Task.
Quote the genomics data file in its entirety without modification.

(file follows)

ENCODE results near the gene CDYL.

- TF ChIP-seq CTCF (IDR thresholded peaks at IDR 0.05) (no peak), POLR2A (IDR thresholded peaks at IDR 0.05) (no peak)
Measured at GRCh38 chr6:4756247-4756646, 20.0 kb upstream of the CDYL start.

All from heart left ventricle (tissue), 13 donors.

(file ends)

ENCODE results near the gene CDYL.

- TF ChIP-seq CTCF (IDR thresholded peaks at IDR 0.05) (no peak), POLR2A (IDR thresholded peaks at IDR 0.05) (no peak)
Measured at GRCh38 chr6:4756247-4756646, 20.0 kb upstream of the CDYL start.

All from heart left ventricle (tissue), 13 donors.